Opinions of Butterford Eelwart are both contradictory and fiercely held. Some claim he is a genius whose talent for invention has been sadly curtailed by the carping of lesser minds. Others claim with equal vehemence that the man is a fool and ought to be locked up for his own safety. Within this second group is a more reasonable faction who are willing to allow him to remain at liberty, provided he is allowed nothing to write or draw with other than thick wax crayons. They believe that even the most naive of artisans will beware of engineering drawings presented to them scrawled in green wax crayon.
I confess I tend to stand aside from the debate, having known Butterford for many years. Indeed I confess I quite like the chap. Still I feel that he should be judged mainly by the quality of his work.
His first invention was occasioned when he noted that many ladies of his acquaintance had difficulties entering and riding in a sedan chair due to the extravagance of both hair style and hat. Milliners are notorious for their flights of fancy; indeed some of them seem to spend a large proportion of their time tap dancing along the edge of madness. Still, given the amount of money they seem to be able to charge, perhaps it would be fairer to describe it as eccentricity rather than madness.
Still, on those occasions when Butterford got into a sedan chair, he merely removed his own, admittedly elegant, top hat and sat with it perched on his lap until he arrived at his destination. But his hair was neatly clipped, indeed he used to claim that when it got so long that he needed to use a comb, he merely got it cut again. But what he achieved in one simple movement could take one lady of his acquaintance twenty minutes, and that with the assistance of two lady’s maids and a short stepladder.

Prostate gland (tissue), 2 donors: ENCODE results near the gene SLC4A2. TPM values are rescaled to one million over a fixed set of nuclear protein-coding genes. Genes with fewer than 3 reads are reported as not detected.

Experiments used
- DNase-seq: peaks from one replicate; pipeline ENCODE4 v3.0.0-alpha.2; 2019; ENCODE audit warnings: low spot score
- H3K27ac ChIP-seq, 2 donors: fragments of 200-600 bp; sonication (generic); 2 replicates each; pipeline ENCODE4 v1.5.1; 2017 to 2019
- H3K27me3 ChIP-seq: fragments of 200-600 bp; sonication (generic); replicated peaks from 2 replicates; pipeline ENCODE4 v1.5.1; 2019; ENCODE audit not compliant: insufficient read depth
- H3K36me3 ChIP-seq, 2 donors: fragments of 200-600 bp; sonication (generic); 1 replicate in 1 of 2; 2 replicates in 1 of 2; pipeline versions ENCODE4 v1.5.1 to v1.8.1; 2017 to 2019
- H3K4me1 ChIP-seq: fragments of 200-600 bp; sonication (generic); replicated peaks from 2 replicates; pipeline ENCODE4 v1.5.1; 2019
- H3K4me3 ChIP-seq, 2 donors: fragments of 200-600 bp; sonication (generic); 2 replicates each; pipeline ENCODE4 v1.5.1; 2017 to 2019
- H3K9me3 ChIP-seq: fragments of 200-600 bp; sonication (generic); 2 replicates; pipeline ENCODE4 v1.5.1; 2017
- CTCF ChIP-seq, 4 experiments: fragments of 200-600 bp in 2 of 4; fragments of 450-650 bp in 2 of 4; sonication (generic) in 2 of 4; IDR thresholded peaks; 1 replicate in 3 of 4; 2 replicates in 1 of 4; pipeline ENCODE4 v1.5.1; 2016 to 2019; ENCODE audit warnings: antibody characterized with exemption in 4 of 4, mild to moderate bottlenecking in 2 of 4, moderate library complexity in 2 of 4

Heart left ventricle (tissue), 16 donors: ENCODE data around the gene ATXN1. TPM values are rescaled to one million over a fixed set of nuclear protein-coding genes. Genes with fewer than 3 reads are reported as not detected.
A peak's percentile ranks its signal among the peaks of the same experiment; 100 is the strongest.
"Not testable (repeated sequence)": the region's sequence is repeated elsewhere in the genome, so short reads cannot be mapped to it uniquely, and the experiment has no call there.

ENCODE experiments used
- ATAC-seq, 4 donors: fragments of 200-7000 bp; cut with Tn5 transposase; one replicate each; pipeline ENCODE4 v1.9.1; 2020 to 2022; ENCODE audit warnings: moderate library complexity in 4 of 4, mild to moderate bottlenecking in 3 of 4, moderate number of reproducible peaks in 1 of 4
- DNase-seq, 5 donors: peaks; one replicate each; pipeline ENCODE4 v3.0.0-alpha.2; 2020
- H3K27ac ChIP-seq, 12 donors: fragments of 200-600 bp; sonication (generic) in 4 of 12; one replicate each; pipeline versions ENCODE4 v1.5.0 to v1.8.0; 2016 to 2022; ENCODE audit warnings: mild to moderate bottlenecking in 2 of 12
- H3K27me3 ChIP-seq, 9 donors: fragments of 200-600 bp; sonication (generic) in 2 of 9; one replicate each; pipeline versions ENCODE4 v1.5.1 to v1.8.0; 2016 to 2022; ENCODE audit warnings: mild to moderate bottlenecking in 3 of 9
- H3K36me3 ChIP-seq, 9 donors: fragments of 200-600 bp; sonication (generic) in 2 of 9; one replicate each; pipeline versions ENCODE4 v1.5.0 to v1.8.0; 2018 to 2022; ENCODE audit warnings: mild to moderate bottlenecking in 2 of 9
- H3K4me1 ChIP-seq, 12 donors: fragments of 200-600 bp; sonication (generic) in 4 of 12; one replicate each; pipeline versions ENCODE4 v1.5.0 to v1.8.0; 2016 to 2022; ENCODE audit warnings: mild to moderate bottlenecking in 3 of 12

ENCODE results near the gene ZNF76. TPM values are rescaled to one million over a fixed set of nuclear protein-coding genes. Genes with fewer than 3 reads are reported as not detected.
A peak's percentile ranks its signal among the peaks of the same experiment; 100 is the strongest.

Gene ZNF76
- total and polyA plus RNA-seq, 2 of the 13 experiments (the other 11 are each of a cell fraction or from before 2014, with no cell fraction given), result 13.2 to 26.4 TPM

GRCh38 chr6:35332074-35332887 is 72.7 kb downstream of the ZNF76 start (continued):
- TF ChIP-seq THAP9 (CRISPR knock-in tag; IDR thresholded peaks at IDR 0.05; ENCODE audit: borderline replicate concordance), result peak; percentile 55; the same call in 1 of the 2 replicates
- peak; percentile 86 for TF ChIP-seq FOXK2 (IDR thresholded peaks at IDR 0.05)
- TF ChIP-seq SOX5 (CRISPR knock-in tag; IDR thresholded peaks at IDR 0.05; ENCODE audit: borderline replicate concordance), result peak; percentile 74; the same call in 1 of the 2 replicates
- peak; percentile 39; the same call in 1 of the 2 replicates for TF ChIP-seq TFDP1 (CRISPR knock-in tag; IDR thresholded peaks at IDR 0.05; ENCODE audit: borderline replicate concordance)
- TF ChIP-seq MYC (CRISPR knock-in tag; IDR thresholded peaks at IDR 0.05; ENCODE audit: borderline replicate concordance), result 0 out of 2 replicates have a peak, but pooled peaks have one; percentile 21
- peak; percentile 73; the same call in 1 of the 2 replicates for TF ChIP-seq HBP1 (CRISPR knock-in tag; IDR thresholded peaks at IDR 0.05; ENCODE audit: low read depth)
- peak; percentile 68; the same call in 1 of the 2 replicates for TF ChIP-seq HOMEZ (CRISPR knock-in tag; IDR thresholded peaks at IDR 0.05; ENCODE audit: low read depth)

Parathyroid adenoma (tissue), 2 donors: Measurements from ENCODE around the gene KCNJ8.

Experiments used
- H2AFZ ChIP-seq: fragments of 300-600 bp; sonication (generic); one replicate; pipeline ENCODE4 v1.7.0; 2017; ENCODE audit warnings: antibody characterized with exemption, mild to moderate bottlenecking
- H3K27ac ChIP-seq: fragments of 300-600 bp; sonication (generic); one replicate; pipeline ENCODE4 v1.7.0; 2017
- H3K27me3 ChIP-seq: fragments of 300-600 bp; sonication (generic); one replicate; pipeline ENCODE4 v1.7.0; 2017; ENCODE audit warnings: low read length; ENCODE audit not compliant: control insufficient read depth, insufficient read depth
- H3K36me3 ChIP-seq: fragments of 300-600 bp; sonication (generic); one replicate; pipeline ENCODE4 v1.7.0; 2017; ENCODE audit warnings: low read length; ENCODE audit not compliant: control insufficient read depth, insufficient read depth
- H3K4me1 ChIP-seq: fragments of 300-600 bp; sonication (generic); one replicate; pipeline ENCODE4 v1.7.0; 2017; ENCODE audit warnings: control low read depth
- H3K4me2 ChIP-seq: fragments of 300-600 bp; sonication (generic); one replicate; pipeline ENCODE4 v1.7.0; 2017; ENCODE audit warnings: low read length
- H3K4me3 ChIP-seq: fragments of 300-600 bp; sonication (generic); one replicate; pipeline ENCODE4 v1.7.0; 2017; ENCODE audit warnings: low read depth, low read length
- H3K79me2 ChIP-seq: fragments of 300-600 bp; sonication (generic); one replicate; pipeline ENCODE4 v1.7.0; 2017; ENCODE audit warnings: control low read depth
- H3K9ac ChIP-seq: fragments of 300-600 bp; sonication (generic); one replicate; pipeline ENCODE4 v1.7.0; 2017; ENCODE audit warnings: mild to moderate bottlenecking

So he invented the roofless sedan chair. Now this might seem a simple enough thing to do, but you forget that structurally the wooden frame that runs around the top of the chair above both doors is a main structural member. So he compromised. With his new design, one had to get in on the left-hand side. There was a doorway, wider than usual, but no door. So the lady would bend down facing the chair and manoeuvre herself forward. Often one of the chair-men would act as a banks-man, telling her to bring her head round to left or right and when to stand up. Once she was inside the chair and seated, the chair-men would pick up the chair and would set off on the journey.
Now obviously if there is no roof how do you protect the passenger from the elements? Well there was a roof, it was hinged at the back and could be lowered in place should the passenger not be such as was encumbered by too much millinery. For those with particularly grand headpieces, the rear chair-man wore a frame from which projected an umbrella or parasol, depending upon the expected weather conditions.
Excited by the brilliance of his own work, Butterford rather expected it so be more popular than it was. Perhaps a dozen of the Butterford chairs could be found in Port Naain at any one time. To be fair both passengers and chair-men are generally considered decidedly unconventional. Butterford put this down to small-minded chair-men unwilling to accept the future. So he decided to render them obsolete. He invented the ‘self-drive’ sedan chair.
This was a miracle of light-weight construction. Imagine if you would a conventional sedan chair. But remember it has no floor and of course no carrying poles. The passenger, who undertakes the task of carrying their own chair, needs to have contact with the floor. On entering the chair the passenger sits and fastens themselves into a harness. When the passenger wishes to move they stand up and immediately the harness takes the weight of the chair. The passenger merely strides out in the direction they wish to travel, viewing the world through a net-curtained window in front of them.
To be fair this chair was not widely accepted. They are very light; indeed their detractors use the term ‘flimsy’. Indeed it is often said that they are so fragile that if you are sturdy enough to take the weight and move the chair, you are too heavily built to sit in the seat which will not support your weight.